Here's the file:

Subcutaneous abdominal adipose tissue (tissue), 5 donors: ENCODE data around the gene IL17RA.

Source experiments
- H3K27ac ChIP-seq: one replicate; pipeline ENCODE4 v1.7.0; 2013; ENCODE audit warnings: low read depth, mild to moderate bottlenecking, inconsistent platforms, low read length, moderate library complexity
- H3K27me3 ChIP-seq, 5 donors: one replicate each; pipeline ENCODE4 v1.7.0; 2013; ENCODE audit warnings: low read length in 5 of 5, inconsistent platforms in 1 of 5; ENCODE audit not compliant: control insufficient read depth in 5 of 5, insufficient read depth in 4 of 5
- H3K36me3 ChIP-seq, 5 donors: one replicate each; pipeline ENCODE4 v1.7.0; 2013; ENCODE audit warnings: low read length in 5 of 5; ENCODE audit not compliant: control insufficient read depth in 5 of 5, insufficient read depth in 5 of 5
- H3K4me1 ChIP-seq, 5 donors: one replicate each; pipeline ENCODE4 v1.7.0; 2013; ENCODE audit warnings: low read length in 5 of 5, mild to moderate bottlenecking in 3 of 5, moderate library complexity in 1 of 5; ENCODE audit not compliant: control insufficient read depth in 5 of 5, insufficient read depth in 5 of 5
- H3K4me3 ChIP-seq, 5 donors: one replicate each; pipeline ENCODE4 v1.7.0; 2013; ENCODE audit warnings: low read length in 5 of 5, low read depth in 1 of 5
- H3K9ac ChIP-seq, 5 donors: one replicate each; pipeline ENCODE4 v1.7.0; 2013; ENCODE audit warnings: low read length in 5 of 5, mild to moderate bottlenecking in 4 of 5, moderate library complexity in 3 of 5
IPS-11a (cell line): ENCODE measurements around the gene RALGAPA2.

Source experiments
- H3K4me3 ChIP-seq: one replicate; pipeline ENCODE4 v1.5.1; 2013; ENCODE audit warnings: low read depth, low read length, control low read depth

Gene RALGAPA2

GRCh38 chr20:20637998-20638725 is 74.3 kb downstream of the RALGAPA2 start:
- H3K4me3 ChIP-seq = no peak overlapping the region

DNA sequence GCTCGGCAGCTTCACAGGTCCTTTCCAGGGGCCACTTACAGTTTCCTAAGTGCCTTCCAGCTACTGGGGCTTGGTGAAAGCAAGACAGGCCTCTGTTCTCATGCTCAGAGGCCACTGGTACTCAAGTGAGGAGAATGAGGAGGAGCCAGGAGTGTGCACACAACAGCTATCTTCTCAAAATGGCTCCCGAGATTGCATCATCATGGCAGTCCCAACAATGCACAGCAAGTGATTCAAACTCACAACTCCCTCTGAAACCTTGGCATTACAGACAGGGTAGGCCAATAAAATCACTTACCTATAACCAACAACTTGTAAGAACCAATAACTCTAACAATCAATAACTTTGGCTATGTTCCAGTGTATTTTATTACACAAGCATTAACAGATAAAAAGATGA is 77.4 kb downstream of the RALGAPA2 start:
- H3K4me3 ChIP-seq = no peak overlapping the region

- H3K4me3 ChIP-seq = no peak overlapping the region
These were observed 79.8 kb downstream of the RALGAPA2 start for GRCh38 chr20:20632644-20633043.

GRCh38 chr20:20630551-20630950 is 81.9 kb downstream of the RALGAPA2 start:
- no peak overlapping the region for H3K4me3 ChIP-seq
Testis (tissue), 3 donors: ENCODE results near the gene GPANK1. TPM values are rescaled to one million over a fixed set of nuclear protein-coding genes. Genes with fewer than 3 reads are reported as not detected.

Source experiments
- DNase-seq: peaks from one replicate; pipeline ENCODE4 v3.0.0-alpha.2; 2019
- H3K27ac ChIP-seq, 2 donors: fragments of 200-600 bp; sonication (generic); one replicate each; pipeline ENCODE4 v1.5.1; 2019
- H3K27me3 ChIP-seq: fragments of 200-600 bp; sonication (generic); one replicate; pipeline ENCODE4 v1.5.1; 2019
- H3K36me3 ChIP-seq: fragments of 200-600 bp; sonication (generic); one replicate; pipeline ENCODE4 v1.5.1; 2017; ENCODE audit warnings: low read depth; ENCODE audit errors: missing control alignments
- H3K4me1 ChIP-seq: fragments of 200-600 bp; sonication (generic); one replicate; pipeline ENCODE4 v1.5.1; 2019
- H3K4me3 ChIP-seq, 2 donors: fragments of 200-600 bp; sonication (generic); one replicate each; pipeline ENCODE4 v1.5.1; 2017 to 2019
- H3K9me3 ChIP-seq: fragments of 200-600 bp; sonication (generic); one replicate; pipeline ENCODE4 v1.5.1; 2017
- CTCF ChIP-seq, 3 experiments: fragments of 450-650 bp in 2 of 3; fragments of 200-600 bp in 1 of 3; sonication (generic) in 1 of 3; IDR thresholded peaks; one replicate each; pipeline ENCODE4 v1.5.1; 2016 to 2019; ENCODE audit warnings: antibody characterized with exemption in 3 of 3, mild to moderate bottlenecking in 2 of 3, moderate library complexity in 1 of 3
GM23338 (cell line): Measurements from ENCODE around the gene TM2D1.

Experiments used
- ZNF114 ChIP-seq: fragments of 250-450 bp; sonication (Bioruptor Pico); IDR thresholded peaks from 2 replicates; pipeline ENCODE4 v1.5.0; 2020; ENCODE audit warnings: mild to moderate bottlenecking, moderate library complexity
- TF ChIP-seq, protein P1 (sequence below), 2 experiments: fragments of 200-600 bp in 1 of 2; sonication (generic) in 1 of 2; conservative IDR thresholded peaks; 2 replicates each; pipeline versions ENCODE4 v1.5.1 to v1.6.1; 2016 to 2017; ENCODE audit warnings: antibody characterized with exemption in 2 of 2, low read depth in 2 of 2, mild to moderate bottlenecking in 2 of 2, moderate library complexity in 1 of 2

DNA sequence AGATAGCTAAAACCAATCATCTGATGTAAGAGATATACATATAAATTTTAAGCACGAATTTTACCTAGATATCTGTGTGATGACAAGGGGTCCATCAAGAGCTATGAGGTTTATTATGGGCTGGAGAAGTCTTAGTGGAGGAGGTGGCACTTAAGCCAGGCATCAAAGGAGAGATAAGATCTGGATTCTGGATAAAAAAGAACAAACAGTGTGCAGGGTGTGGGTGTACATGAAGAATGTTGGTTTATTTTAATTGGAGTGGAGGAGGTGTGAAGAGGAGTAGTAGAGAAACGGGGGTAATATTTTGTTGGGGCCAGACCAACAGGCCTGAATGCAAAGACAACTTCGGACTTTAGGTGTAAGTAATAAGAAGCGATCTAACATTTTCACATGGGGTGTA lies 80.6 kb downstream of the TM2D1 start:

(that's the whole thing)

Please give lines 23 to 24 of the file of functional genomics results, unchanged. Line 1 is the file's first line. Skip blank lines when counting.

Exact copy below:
- DNase-seq: peaks from one replicate; pipeline ENCODE4 v3.0.0-alpha.2; 2019
- H3K27ac ChIP-seq, 2 donors: fragments of 200-600 bp; sonication (generic); one replicate each; pipeline ENCODE4 v1.5.1; 2019